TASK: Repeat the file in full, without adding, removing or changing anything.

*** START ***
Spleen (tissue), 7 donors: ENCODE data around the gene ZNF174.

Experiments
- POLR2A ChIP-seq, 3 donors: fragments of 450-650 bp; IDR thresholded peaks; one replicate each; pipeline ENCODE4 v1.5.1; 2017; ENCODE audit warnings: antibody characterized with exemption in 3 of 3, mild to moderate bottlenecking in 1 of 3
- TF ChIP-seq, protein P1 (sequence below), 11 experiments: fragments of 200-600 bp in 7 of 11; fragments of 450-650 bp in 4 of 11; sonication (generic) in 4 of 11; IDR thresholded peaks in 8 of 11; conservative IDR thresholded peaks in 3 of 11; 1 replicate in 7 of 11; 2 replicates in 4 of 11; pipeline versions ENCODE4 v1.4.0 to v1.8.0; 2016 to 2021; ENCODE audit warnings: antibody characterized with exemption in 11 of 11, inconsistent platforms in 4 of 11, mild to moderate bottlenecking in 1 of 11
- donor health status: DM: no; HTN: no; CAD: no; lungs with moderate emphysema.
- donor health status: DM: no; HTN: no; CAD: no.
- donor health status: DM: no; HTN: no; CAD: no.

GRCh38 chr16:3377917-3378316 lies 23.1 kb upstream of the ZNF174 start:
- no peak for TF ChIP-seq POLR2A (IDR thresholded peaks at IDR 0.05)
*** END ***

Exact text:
Spleen (tissue), 7 donors: ENCODE data around the gene ZNF174.

Experiments
- POLR2A ChIP-seq, 3 donors: fragments of 450-650 bp; IDR thresholded peaks; one replicate each; pipeline ENCODE4 v1.5.1; 2017; ENCODE audit warnings: antibody characterized with exemption in 3 of 3, mild to moderate bottlenecking in 1 of 3
- TF ChIP-seq, protein P1 (sequence below), 11 experiments: fragments of 200-600 bp in 7 of 11; fragments of 450-650 bp in 4 of 11; sonication (generic) in 4 of 11; IDR thresholded peaks in 8 of 11; conservative IDR thresholded peaks in 3 of 11; 1 replicate in 7 of 11; 2 replicates in 4 of 11; pipeline versions ENCODE4 v1.4.0 to v1.8.0; 2016 to 2021; ENCODE audit warnings: antibody characterized with exemption in 11 of 11, inconsistent platforms in 4 of 11, mild to moderate bottlenecking in 1 of 11
- donor health status: DM: no; HTN: no; CAD: no; lungs with moderate emphysema.
- donor health status: DM: no; HTN: no; CAD: no.
- donor health status: DM: no; HTN: no; CAD: no.

GRCh38 chr16:3377917-3378316 lies 23.1 kb upstream of the ZNF174 start:
- no peak for TF ChIP-seq POLR2A (IDR thresholded peaks at IDR 0.05)